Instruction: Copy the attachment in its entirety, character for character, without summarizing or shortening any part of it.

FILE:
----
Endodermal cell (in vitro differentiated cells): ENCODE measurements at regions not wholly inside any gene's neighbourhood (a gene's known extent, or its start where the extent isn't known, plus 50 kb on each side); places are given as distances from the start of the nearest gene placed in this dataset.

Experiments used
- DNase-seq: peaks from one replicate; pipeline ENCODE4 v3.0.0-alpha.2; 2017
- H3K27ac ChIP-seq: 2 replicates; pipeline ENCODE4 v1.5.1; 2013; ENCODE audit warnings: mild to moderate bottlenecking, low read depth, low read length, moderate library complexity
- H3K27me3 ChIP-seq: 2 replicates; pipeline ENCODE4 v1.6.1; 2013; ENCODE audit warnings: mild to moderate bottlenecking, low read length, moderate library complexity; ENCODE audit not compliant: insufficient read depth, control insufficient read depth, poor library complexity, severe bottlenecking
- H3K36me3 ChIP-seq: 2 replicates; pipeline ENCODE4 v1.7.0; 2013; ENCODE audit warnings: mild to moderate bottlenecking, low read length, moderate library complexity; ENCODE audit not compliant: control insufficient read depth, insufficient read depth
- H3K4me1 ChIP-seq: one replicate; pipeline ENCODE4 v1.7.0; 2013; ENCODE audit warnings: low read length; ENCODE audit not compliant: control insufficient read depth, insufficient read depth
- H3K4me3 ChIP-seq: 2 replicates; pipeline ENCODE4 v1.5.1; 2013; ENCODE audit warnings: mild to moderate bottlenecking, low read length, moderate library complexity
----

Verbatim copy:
Endodermal cell (in vitro differentiated cells): ENCODE measurements at regions not wholly inside any gene's neighbourhood (a gene's known extent, or its start where the extent isn't known, plus 50 kb on each side); places are given as distances from the start of the nearest gene placed in this dataset.

Experiments used
- DNase-seq: peaks from one replicate; pipeline ENCODE4 v3.0.0-alpha.2; 2017
- H3K27ac ChIP-seq: 2 replicates; pipeline ENCODE4 v1.5.1; 2013; ENCODE audit warnings: mild to moderate bottlenecking, low read depth, low read length, moderate library complexity
- H3K27me3 ChIP-seq: 2 replicates; pipeline ENCODE4 v1.6.1; 2013; ENCODE audit warnings: mild to moderate bottlenecking, low read length, moderate library complexity; ENCODE audit not compliant: insufficient read depth, control insufficient read depth, poor library complexity, severe bottlenecking
- H3K36me3 ChIP-seq: 2 replicates; pipeline ENCODE4 v1.7.0; 2013; ENCODE audit warnings: mild to moderate bottlenecking, low read length, moderate library complexity; ENCODE audit not compliant: control insufficient read depth, insufficient read depth
- H3K4me1 ChIP-seq: one replicate; pipeline ENCODE4 v1.7.0; 2013; ENCODE audit warnings: low read length; ENCODE audit not compliant: control insufficient read depth, insufficient read depth
- H3K4me3 ChIP-seq: 2 replicates; pipeline ENCODE4 v1.5.1; 2013; ENCODE audit warnings: mild to moderate bottlenecking, low read length, moderate library complexity